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      Validity of the GOLD 2017 classification in the prediction of mortality and respiratory hospitalization in patients with chronic obstructive pulmonary disease

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          Abstract

          Background: The Global Initiative for Chronic Obstructive Lung Disease (GOLD) released an updated document in 2017 that excluded the spirometric parameter in the classification of patients. The validity of this new classification system in predicting mortality and respiratory hospitalization is still uncertain.

          Methods: Outpatients (n=149) with chronic obstructive pulmonary disease (COPD) who underwent spirometry and six-minutes walking test from October 2011 to September 2013 were enrolled. The overall mortality and rate of respiratory hospitalization over a median of 61 months were analyzed. Kaplan-Meier survival analyses, receiver operaing curve analyses with areas under the curve (AUCs), and logistic regression analyses for GOLD 2007, GOLD 2011, GOLD 2017, and/or BODE index were performed to evaluate their abilities to predict mortality and respiratory hospitalization.

          Results: Forty-two (53.2%) patients in 2011 GOLD C or D group were categorized into 2017 GOLD A or B group. The odds ratios of GOLD 2017 group C and group D relative to group A were 7.55 (95% CI, 1.25–45.8) and 25.0 (95% CI, 6.01–102.9) for respiratory hospitalization. Patients in GOLD 2017 group A and group B had significantly better survival (log-rank test, p<0.001) compared with patients in group D; however, survival among patients in GOLD 2007 groups and GOLD 2011 groups was comparable. The AUC values for GOLD 2007, GOLD 2011, GOLD 2017, and BODE index were 0.573, 0.624, 0.691, 0.692 for mortality ( p=0.013) and 0.697, 0.707, 0.741, and 0.754 for respiratory hospitalization ( p=0.296), respectively.

          Conclusion: The new GOLD classification may perform better than the previous classifications in terms of predicting mortality and respiratory hospitalization.

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          Most cited references 16

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          Distribution and prognostic validity of the new Global Initiative for Chronic Obstructive Lung Disease grading classification.

          The new Global Initiative for Chronic Obstructive Lung Disease (GOLD) update includes airflow limitation, history of COPD exacerbations, and symptoms to classify and grade COPD severity. We aimed to determine their distribution in 11 well-defined COPD cohorts and their prognostic validity up to 10 years to predict time to death. Spirometry in all 11 cohorts was postbronchodilator. Survival analysis and C statistics were used to compare the two GOLD systems by varying time points. Of 3,633 patients, 1,064 (33.6%) were in new GOLD patient group A (low risk, less symptoms), 515 (16.3%) were B (low risk, more symptoms), 561 (17.7%) were C (high risk, less symptoms), and 1,023 (32.3%) were D (high risk, more symptoms). There was great heterogeneity of this distribution within the cohorts ( x (2) , P < .01). No differences were seen in the C statistics of old vs new GOLD grading to predict mortality at 1 year (0.635 vs 0.639, P = .53), at 3 years (0.637 vs 0.645, P = .21), or at 10 years (0.639 vs 0.642, P = .76). The new GOLD grading produces an uneven split of the COPD population, one third each in A and D patient groups, and its prognostic validity to predict time to death is no different than the old GOLD staging based in spirometry only.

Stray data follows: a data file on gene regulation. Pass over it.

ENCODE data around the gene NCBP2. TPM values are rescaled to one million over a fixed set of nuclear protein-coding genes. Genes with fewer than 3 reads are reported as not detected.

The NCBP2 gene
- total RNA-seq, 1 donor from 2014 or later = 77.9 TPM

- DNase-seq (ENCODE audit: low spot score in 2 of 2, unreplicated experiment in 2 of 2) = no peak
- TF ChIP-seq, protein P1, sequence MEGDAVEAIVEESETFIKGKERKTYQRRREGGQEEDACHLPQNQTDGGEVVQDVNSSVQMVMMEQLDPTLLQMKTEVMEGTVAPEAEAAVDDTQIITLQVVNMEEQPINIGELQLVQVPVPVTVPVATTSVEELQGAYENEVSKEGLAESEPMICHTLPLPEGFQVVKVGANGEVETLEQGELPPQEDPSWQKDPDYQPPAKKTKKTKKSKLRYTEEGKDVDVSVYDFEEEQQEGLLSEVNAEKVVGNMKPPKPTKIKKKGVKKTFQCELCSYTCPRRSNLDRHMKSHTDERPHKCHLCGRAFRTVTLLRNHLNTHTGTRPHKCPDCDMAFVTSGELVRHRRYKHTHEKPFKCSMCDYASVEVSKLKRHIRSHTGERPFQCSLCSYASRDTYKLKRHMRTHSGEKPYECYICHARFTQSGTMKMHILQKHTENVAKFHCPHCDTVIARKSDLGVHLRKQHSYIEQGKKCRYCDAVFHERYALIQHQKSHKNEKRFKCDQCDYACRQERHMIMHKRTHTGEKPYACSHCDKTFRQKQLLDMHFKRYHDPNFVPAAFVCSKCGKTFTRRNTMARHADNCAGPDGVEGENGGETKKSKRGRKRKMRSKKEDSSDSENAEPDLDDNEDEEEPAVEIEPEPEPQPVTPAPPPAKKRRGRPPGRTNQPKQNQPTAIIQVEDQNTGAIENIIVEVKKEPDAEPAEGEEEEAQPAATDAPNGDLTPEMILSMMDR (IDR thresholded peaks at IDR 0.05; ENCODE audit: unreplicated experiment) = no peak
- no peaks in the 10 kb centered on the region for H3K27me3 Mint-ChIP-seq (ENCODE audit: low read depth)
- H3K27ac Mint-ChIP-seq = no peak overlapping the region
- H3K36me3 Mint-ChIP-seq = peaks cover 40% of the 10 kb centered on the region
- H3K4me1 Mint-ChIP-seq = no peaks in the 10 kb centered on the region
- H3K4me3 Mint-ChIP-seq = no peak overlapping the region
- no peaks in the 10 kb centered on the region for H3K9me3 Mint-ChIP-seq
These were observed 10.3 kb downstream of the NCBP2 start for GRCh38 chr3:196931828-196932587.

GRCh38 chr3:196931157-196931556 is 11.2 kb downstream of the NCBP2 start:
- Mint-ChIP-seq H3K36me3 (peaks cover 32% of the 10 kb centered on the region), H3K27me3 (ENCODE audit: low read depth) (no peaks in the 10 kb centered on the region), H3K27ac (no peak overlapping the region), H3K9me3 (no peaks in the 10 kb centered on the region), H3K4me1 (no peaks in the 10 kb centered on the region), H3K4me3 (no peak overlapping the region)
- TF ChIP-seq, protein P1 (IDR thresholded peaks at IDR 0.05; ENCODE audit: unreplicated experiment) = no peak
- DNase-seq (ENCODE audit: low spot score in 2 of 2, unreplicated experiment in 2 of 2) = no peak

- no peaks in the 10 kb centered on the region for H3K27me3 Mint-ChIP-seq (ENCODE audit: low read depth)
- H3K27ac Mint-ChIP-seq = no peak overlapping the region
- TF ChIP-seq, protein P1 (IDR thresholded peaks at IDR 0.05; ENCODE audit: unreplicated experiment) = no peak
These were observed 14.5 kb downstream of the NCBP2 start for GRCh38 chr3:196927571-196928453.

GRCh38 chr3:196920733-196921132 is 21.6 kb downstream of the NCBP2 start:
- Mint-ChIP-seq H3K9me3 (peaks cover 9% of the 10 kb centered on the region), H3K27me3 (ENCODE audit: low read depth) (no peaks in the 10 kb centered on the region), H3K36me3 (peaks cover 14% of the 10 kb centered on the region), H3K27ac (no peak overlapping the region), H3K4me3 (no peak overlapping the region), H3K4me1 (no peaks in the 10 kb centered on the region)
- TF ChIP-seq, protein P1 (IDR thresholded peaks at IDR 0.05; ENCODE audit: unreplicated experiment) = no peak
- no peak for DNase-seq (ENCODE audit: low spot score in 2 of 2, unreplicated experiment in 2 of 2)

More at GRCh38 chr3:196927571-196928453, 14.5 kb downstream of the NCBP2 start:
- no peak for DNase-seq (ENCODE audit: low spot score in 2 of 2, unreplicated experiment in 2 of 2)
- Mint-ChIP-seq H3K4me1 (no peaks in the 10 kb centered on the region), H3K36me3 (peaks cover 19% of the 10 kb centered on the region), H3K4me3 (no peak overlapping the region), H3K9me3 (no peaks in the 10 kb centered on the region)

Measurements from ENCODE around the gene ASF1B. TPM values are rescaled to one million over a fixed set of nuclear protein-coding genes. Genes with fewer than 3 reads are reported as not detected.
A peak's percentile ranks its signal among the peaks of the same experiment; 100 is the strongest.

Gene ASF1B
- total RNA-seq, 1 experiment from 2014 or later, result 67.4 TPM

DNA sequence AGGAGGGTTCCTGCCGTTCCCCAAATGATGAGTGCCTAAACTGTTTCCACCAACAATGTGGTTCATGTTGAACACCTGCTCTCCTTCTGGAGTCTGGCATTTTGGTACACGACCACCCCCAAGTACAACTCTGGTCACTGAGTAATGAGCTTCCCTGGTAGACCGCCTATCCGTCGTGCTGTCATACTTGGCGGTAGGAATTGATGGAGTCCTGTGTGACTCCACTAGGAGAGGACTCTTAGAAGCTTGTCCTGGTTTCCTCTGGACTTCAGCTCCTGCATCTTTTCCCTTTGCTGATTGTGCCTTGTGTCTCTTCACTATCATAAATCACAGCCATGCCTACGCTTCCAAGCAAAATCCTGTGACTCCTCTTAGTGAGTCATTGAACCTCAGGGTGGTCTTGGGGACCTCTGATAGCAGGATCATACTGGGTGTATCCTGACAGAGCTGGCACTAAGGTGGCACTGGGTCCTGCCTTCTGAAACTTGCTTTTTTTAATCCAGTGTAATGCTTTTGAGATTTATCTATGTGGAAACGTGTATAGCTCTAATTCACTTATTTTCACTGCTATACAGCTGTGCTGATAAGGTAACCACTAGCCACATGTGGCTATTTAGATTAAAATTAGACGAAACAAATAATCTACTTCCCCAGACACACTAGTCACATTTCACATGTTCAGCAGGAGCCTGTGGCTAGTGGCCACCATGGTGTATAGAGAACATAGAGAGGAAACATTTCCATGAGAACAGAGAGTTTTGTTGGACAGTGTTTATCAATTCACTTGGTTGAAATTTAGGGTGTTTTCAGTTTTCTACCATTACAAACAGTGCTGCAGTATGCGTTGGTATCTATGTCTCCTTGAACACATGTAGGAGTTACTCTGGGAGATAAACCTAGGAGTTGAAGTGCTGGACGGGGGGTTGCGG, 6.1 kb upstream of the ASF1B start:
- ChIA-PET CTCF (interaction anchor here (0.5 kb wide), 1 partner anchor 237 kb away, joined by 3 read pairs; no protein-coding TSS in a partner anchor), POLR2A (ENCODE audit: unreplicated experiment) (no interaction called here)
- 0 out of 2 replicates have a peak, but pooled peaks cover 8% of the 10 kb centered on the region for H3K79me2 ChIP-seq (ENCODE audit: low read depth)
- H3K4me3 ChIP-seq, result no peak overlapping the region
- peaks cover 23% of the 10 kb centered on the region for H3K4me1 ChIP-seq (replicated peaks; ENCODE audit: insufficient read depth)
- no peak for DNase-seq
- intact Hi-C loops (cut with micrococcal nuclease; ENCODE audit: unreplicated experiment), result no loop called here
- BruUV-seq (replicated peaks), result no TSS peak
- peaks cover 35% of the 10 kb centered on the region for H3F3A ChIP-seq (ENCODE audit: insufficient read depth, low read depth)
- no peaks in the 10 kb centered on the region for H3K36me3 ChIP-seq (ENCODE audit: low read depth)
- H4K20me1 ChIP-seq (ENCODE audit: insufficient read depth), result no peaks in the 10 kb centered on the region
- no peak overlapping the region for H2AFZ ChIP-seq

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            Mortality prediction in chronic obstructive pulmonary disease comparing the GOLD 2007 and 2011 staging systems: a pooled analysis of individual patient data.

            There is no universal consensus on the best staging system for chronic obstructive pulmonary disease (COPD). Although documents (eg, the Global Initiative for Chronic Obstructive Lung Disease [GOLD] 2007) have traditionally used forced expiratory volume in 1 s (FEV1) for staging, clinical parameters have been added to some guidelines (eg, GOLD 2011) to improve patient management. As part of the COPD Cohorts Collaborative International Assessment (3CIA) initiative, we aimed to investigate how individual patients were categorised by GOLD 2007 and 2011, and compare the prognostic accuracy of the staging documents for mortality.